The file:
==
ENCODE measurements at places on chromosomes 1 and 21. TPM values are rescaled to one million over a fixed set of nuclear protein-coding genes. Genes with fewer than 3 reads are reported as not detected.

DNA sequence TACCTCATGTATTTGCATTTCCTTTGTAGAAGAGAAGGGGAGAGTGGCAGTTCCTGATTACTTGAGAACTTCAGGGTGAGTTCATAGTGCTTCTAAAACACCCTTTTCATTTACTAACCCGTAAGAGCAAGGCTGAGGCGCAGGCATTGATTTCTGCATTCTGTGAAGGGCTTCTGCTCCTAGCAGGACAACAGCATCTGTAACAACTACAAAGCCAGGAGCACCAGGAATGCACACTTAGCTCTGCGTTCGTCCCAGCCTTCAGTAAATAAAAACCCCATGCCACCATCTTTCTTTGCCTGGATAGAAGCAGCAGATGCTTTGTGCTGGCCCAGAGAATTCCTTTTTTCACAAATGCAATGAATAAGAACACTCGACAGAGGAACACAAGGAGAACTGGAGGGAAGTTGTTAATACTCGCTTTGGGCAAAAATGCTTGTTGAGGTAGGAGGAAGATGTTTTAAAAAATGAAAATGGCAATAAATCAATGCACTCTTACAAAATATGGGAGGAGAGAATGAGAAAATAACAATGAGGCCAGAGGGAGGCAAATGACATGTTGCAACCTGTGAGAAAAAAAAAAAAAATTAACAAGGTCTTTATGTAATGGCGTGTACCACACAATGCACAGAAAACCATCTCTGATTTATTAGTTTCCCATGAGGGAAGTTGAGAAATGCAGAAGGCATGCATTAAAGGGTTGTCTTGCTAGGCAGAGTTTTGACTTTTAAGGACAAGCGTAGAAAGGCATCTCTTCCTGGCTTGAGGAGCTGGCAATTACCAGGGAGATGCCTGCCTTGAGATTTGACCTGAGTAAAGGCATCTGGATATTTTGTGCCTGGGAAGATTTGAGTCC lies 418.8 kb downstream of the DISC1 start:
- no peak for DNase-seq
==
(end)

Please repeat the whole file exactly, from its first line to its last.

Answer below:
ENCODE measurements at places on chromosomes 1 and 21. TPM values are rescaled to one million over a fixed set of nuclear protein-coding genes. Genes with fewer than 3 reads are reported as not detected.

DNA sequence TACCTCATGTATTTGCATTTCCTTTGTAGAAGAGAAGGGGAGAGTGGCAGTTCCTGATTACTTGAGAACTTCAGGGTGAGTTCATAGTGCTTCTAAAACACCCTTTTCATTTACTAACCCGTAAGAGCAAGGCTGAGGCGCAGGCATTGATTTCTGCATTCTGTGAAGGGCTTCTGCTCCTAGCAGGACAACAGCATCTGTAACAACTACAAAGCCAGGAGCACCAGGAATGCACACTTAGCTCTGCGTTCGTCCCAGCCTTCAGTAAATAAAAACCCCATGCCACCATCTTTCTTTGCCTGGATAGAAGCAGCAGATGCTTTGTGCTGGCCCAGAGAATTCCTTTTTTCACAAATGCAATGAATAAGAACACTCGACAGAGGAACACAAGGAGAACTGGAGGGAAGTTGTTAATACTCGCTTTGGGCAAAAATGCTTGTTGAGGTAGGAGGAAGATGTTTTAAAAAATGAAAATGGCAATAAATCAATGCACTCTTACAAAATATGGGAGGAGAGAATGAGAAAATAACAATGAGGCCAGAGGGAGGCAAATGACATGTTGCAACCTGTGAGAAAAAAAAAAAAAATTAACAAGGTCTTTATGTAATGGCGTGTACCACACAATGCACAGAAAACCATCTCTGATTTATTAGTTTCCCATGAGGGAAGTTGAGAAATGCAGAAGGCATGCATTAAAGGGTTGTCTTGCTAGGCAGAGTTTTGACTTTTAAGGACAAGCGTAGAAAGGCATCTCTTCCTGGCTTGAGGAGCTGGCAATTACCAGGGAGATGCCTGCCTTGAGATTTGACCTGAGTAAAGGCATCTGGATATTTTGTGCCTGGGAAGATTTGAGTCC lies 418.8 kb downstream of the DISC1 start:
- no peak for DNase-seq